* Bank expressed concern execs might be harassed
* Competitive concerns also cited
March 19 (Reuters) - The U.S. Treasury Department blanked out the names of Citigroup Inc (C.N) executives who negotiated bailout terms in late 2008 after the bank expressed concern that they might be harassed, Bloomberg said.
The names were blacked out from the documents and emails released to Bloomberg News in response to an August Freedom of Information Act request tied to the company’s bailout by the U.S. government, the news agency said.
Many of the documents detail “back-and-forth” negotiations between Citigroup executives and government officials over executive-pay limits, the story quotes Citigroup personnel head Paul McKinnon as saying in a June affidavit filed in response to a similar Freedom of Information Act request by News Corp’s (NWSA.O) Fox Business Network.
“If this information were to find its way into the hands of Citigroup’s competitors, which I presume would occur if these documents were disclosed to a FOIA requester, those competitors would gain valuable insights into Citigroup’s strategies,” Bloomberg quoted McKinnon as saying.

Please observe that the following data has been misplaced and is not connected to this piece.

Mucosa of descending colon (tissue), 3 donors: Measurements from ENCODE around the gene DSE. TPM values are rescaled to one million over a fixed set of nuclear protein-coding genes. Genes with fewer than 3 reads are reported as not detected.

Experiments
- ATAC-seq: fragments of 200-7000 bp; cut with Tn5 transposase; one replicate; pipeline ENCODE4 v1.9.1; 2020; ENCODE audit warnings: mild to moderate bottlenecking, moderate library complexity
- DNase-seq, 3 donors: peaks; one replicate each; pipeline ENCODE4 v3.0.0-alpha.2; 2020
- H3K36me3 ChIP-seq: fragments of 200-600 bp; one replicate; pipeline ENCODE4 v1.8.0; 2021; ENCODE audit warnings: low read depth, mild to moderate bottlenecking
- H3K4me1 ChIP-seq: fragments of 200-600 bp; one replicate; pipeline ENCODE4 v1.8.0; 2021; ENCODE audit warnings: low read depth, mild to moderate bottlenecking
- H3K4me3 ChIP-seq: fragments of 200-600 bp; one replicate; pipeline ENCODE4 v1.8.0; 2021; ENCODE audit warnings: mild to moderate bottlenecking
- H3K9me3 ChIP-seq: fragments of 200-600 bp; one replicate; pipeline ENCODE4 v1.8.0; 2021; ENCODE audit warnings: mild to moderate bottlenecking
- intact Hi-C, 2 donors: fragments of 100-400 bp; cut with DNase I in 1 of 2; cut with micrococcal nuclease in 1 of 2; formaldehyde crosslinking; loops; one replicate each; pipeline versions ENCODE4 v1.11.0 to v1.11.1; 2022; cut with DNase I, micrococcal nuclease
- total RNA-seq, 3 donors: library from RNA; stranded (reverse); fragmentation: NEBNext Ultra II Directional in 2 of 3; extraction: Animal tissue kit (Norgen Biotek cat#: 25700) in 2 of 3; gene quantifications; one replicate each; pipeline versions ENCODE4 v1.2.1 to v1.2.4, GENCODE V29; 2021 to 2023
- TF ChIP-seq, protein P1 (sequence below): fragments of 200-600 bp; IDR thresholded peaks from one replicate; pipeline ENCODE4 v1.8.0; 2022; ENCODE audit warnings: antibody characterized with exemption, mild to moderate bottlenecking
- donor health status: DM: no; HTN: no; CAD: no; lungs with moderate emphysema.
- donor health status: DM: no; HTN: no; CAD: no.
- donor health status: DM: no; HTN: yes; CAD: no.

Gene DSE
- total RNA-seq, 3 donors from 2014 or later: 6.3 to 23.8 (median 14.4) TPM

Treasury blanked out the names after Citigroup said they might be harassed like the American International Group Inc (AIG.N) workers who came under fire for taking big bonuses, Bloomberg said.
The government stepped in to prop up Citigroup at the height of the financial crisis in October 2008, when officials at the U.S. Treasury feared the bank’s crumbling financial condition could destabilize financial markets worldwide.
Some contents of the emails were also blacked out, stating that they were internal deliberations exempt from disclosure, the agency said.
Citigroup declined to comment on the report. The Treasury did not immediately respond to requests for comment. (Reporting by Amulya Nagaraj in Bangalore; Editing by Lisa Von Ahn)